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Multitasking, quality and pay for performance

  • Oddvar Martin Kaarboe
  • Luigi Siciliani

We present a model of optimal contracting between a purchaser and a provider of health services when quality has two dimensions. We assume that one dimension of quality is contractible (dimension 1) and one dimension is not contractible (dimension 2). We show that the optimal incentive scheme for the contractible dimension depends critically on the extent to which quality 1 increases or decreases the marginal cost and marginal bene?t of quality 2 (i.e. substitutability or complementarity). If the two quality dimensions are substitutes, three possible solutions arise: a) the optimal incentive scheme is high powered: the incentive is equal to the marginal bene?t of quality dimension 1 and the optimal quality in dimension 2 is zero; b) the optimal incentive scheme is low powered: both quality dimensions are positive; the incentive is below the marginal bene?t of quality dimension 1; c) it is not optimal to introduce pay for performance as the gain of welfare from an increase in quality dimension 1 is lower than the loss of welfare from an increase in quality dimension 2. If the two quality dimensions are complements the incentive scheme is always high powered: the incentive is above the marginal bene?t of dimension 1 and both quality dimensions are positive.

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Paper provided by Department of Economics, University of York in its series Discussion Papers with number 08/06.

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Date of creation: Apr 2008
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Handle: RePEc:yor:yorken:08/06
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  1. Eggleston, Karen, 2005. "Multitasking and mixed systems for provider payment," Journal of Health Economics, Elsevier, vol. 24(1), pages 211-223, January.
  2. Mougeot, Michel & Naegelen, Florence, 2005. "Hospital price regulation and expenditure cap policy," Journal of Health Economics, Elsevier, vol. 24(1), pages 55-72, January.
  3. Hugh Gravelle & Matt Sutton & Ada Ma, 2008. "Doctor Behaviour Under a Pay for Performance Contract: Further Evidence from the Quality and Outcomes Framework," Working Papers 034cherp, Centre for Health Economics, University of York.
  4. Ching-to Albert Ma, 1994. "Health Care Payment Systems: Cost and Quality Incentives," Papers 0047, Boston University - Industry Studies Programme.
  5. Chalkley, Martin & Malcomson, James M., 1998. "Contracting for health services when patient demand does not reflect quality," Journal of Health Economics, Elsevier, vol. 17(1), pages 1-19, January.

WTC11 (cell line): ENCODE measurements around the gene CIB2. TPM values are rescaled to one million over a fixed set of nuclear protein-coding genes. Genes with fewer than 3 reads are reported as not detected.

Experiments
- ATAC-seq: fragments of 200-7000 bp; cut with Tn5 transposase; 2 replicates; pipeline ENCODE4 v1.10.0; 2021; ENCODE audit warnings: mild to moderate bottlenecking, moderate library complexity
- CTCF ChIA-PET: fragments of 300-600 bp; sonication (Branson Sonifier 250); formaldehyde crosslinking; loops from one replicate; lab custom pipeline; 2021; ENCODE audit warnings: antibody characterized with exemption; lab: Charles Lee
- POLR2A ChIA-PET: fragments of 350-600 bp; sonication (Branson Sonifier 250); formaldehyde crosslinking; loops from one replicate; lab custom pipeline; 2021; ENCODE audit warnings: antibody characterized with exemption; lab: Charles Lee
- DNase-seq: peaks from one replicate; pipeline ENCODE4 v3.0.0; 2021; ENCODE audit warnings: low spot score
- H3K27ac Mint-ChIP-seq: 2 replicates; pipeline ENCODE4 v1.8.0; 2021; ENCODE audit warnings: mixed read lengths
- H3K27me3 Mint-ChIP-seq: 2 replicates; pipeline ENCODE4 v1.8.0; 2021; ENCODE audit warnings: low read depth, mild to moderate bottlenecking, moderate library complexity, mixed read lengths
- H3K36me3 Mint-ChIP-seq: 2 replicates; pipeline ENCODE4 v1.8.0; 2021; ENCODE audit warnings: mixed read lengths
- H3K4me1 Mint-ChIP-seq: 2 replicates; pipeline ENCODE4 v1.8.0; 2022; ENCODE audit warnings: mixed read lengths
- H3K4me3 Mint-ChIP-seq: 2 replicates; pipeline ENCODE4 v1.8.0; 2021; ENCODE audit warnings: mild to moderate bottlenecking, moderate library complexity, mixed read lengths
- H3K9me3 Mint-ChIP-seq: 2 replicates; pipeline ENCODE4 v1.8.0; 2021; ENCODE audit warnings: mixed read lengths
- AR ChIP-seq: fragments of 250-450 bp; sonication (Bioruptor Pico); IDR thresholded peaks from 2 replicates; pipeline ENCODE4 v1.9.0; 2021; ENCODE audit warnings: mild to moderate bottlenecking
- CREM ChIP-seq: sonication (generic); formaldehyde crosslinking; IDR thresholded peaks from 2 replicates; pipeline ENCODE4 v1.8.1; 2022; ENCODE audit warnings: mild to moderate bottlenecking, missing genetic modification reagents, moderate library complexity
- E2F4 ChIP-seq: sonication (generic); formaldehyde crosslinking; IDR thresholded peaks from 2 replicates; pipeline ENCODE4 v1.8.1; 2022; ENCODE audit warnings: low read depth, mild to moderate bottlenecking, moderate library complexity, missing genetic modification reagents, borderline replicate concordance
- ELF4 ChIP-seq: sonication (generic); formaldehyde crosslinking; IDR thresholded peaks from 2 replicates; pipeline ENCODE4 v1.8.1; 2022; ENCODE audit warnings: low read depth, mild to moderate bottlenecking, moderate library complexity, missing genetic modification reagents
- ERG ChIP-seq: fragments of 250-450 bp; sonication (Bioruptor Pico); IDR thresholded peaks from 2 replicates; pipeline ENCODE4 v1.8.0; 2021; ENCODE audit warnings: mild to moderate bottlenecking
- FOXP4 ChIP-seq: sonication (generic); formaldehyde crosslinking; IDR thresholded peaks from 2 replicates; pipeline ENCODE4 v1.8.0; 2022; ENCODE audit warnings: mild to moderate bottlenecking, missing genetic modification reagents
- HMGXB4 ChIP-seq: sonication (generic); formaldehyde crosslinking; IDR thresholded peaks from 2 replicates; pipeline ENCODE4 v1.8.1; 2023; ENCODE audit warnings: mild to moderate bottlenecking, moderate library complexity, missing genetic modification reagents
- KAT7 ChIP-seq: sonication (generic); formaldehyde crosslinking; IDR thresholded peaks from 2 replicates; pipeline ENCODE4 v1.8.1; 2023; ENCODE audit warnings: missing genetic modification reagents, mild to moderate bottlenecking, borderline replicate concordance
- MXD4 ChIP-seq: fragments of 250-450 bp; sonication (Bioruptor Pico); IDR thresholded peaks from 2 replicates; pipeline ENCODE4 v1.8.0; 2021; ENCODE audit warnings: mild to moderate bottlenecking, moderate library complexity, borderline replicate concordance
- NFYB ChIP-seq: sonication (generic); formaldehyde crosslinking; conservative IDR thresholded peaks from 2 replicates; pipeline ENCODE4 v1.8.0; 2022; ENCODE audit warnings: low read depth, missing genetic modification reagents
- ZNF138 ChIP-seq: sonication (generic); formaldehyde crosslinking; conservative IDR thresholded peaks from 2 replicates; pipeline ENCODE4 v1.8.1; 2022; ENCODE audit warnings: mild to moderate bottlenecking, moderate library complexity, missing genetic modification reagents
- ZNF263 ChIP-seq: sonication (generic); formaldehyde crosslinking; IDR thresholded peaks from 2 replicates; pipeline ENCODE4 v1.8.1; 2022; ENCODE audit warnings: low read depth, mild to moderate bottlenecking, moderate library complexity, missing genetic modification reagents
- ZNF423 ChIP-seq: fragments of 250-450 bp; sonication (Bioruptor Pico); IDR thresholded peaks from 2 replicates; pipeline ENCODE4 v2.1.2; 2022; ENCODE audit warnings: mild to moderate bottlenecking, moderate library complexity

6. Pope, Gregory C., 1989. "Hospital nonprice competition and medicare reimbursement policy," Journal of Health Economics, Elsevier, vol. 8(2), pages 147-172, June.
  7. Holmstrom, Bengt & Milgrom, Paul, 1991. "Multitask Principal-Agent Analyses: Incentive Contracts, Asset Ownership, and Job Design," Journal of Law, Economics and Organization, Oxford University Press, vol. 7(0), pages 24-52, Special I.
  8. Billy Jack, 2001. "Purchasing Health Care Services from Providers with Unknown Altruism," Working Papers gueconwpa~03-03-13, Georgetown University, Department of Economics.
  9. Chalkley, Martin & Malcomson, James M, 1998. "Contracting for Health Services with Unmonitored Quality," Economic Journal, Royal Economic Society, vol. 108(449), pages 1093-1110, July.
  10. Ellis, Randall P., 1998. "Creaming, skimping and dumping: provider competition on the intensive and extensive margins1," Journal of Health Economics, Elsevier, vol. 17(5), pages 537-555, October.
  11. BOADWAY, Robin & MARCHAND, Maurice & SATO, Motohiro, 2003. "An optimal contract approach to hospital financing," CORE Discussion Papers 2003021, Université catholique de Louvain, Center for Operations Research and Econometrics (CORE).
  12. Ellis, Randall P. & McGuire, Thomas G., 1990. "Optimal payment systems for health services," Journal of Health Economics, Elsevier, vol. 9(4), pages 375-396, December.
  13. Baker, George P, 1992. "Incentive Contracts and Performance Measurement," Journal of Political Economy, University of Chicago Press, vol. 100(3), pages 598-614, June.
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